Poor Japanese Catcher, Anonymous—from the Handbuch des Sports Album, Part II

I know next to nothing about baseball in Japan. Here’s what I do know: baseball is big in Japan, very big; folks have been playing baseball in Japan for roughly one hundred and forty years; and, as in the Americas, baseball cards appear to be popular collectables, with menko being just one of several types of vintage Japanese baseball cards.

That’s not all. Today’s MLB teams are filling their ranks with both veteran stalwarts and younger talents who hail from Japan. Of course many fans may be familiar with current Yankees outfielder Ichiro Suzuki, who previously played ball in what’s known as Japan’s Pacific League. (Although far from peak form, Suzuki’s BA, OBP, and OPS figures are slightly up from last season.) Nori Aoki plays for this year’s surprising (re. winning record) Kansas City Royals; he’s Japanese as well. Yankees pitcher Masahiro Tanaka is also from Japan–and with his 2.47 ERA, he remains a promising feature member of New York’s starting rotation (despite some elbow issues). This is just to name a few. Here are some more.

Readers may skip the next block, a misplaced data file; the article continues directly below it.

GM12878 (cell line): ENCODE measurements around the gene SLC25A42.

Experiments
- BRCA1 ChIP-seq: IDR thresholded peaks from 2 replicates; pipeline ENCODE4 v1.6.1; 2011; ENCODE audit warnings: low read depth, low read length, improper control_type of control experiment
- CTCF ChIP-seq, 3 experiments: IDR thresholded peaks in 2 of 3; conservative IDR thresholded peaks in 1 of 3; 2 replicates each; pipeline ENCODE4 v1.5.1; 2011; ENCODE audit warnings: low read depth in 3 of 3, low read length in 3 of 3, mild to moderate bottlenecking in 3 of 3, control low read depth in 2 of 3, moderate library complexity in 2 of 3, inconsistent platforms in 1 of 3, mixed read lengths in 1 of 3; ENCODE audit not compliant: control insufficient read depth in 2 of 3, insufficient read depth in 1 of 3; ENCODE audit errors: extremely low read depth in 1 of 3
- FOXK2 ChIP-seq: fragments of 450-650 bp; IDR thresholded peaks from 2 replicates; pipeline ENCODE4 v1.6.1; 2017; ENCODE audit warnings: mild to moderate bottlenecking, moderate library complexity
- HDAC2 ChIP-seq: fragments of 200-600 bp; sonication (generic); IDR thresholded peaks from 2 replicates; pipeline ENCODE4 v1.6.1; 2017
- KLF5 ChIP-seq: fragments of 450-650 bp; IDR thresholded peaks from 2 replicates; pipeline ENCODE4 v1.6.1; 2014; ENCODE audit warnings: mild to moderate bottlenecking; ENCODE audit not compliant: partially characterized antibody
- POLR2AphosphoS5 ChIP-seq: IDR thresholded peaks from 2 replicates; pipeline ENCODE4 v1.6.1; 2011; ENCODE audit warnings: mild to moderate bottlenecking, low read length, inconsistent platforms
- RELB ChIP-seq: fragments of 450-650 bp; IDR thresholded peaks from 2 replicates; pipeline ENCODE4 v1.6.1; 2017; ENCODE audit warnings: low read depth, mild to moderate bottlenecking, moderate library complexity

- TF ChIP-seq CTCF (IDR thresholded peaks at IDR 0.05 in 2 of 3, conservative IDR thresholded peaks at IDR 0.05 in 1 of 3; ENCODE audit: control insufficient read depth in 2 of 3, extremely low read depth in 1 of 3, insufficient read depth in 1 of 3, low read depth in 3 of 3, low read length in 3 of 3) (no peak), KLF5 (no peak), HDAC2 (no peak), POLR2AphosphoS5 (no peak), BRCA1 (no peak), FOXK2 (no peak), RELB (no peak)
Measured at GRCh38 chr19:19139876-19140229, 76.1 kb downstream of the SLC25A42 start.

It may further surprise you to know that Tom Selleck was quite the ballplayer and made a name for himself in Japan with the Chunichi Dragons.

(Note: most of this information I’ve gleaned from the million-legged Wikipede and something called Mr. Baseball, which I caught on TV late one night.)

Finally, there’s this guy. . . .

1933 Sanella, Japanese Catcher

It’s a 1933 Sanella–so a German card of a Japanese baseball player. Apparently, he was a catcher. Again, though, that’s all I know. His name is nowhere to be found on either his card or the trading card album in which his card appears. However, he must have been pretty good, as he’s only one of two ballplayers featured in the entire Handbuch des Sports.

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2 thoughts on “Poor Japanese Catcher, Anonymous—from the Handbuch des Sports Album, Part II

  1. I purchased this card on eBay. It is great to have the background story. Thank you.
    I am an avid collector of Japanese Baseball Cards. This one is unique being from Germany. There is some interest in baseball in Germany today. I attended a baseball game a few years ago, while I was in Germany. Many of the players appeared to be Americans and so were many of the spectators. The league was below our Indepent League in the level of play.

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